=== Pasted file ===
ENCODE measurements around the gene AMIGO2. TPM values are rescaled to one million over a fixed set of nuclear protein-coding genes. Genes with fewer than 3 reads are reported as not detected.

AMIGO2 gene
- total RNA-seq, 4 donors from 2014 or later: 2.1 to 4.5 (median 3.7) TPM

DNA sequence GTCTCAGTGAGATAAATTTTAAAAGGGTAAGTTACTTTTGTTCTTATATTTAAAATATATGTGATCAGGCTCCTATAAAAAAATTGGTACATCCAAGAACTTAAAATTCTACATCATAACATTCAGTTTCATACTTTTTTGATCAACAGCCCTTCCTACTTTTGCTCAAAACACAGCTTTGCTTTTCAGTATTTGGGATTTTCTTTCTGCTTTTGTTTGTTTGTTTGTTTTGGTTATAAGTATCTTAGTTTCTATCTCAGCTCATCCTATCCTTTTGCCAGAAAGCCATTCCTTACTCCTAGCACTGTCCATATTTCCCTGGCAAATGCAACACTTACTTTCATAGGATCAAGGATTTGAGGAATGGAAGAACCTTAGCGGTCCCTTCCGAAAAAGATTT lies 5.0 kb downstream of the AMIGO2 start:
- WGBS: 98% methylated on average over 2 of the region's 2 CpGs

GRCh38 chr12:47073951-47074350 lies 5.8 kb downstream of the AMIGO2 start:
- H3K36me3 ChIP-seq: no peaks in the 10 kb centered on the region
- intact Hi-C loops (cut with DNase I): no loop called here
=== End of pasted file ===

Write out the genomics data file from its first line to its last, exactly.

ENCODE measurements around the gene AMIGO2. TPM values are rescaled to one million over a fixed set of nuclear protein-coding genes. Genes with fewer than 3 reads are reported as not detected.

AMIGO2 gene
- total RNA-seq, 4 donors from 2014 or later: 2.1 to 4.5 (median 3.7) TPM

DNA sequence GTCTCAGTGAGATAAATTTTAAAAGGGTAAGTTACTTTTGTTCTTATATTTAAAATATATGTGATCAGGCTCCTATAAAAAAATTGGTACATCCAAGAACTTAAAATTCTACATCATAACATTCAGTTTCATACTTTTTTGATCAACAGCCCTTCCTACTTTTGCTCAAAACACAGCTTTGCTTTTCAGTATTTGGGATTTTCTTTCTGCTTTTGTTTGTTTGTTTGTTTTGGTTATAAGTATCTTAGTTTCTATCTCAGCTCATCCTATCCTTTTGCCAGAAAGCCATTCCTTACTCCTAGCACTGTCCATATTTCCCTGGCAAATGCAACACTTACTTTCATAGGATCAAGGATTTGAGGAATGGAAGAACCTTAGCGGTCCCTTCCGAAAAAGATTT lies 5.0 kb downstream of the AMIGO2 start:
- WGBS: 98% methylated on average over 2 of the region's 2 CpGs

GRCh38 chr12:47073951-47074350 lies 5.8 kb downstream of the AMIGO2 start:
- H3K36me3 ChIP-seq: no peaks in the 10 kb centered on the region
- intact Hi-C loops (cut with DNase I): no loop called here